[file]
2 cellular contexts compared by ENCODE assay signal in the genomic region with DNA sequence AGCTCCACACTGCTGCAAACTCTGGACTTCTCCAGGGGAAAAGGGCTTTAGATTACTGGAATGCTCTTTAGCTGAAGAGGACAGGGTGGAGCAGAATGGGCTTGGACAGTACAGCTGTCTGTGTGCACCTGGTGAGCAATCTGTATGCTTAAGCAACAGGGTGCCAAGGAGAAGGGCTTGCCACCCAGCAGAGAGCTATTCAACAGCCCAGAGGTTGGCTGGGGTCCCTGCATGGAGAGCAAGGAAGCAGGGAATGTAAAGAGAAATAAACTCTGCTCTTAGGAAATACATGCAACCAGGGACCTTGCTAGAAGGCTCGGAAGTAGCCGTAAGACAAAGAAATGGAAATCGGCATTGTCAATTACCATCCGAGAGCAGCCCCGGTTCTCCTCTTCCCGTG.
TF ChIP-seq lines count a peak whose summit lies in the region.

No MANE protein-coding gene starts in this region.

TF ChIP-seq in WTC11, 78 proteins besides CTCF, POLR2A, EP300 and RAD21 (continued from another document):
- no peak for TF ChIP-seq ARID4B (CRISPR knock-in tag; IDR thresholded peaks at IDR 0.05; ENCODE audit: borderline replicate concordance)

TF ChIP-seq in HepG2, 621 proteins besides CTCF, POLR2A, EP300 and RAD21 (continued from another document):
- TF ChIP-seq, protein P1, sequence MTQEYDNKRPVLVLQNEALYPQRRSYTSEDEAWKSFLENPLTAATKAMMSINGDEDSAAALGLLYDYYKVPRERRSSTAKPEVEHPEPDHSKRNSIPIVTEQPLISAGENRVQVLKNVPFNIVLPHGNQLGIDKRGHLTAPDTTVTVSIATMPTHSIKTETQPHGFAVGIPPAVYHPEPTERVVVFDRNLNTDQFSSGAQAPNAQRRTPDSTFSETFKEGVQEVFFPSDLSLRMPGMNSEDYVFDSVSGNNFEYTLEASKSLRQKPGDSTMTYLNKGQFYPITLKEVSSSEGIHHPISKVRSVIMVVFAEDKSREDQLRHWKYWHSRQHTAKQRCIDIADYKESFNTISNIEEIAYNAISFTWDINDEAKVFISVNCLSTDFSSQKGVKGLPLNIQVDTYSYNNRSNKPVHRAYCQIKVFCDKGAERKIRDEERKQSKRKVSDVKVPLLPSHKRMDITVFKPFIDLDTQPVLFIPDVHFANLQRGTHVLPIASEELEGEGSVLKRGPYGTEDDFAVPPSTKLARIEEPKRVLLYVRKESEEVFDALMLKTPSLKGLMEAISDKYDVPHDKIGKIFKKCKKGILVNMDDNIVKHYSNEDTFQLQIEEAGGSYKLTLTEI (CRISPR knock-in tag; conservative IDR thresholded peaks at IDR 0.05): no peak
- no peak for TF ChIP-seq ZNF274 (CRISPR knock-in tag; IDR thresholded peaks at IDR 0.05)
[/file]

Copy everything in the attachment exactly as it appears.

2 cellular contexts compared by ENCODE assay signal in the genomic region with DNA sequence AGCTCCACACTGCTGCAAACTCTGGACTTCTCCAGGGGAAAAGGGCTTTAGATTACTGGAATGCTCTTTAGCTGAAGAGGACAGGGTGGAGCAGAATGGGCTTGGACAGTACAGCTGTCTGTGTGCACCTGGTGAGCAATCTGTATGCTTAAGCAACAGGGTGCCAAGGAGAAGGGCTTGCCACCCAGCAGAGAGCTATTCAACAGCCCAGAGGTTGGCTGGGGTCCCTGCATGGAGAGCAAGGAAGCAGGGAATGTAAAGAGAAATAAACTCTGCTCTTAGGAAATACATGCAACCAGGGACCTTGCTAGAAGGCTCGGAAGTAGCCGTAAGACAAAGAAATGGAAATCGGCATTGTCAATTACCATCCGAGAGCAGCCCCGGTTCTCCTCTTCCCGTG.
TF ChIP-seq lines count a peak whose summit lies in the region.

No MANE protein-coding gene starts in this region.

TF ChIP-seq in WTC11, 78 proteins besides CTCF, POLR2A, EP300 and RAD21 (continued from another document):
- no peak for TF ChIP-seq ARID4B (CRISPR knock-in tag; IDR thresholded peaks at IDR 0.05; ENCODE audit: borderline replicate concordance)

TF ChIP-seq in HepG2, 621 proteins besides CTCF, POLR2A, EP300 and RAD21 (continued from another document):
- TF ChIP-seq, protein P1, sequence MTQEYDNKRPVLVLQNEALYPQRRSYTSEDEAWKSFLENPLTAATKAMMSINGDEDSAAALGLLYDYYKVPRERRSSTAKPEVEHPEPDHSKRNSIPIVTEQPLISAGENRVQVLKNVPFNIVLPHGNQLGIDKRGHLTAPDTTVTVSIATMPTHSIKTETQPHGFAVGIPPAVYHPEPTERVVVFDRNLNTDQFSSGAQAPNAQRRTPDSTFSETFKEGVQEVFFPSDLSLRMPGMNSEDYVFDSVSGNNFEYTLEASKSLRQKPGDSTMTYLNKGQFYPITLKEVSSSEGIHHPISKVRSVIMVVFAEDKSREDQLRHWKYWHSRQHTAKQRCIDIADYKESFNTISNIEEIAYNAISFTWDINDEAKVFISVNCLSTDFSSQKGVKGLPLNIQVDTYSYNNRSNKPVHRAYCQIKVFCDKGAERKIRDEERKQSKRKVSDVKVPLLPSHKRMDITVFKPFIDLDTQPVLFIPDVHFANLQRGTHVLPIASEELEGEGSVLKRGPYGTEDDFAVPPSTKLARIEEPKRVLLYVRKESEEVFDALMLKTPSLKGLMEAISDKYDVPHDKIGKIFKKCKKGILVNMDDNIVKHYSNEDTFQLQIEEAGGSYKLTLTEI (CRISPR knock-in tag; conservative IDR thresholded peaks at IDR 0.05): no peak
- no peak for TF ChIP-seq ZNF274 (CRISPR knock-in tag; IDR thresholded peaks at IDR 0.05)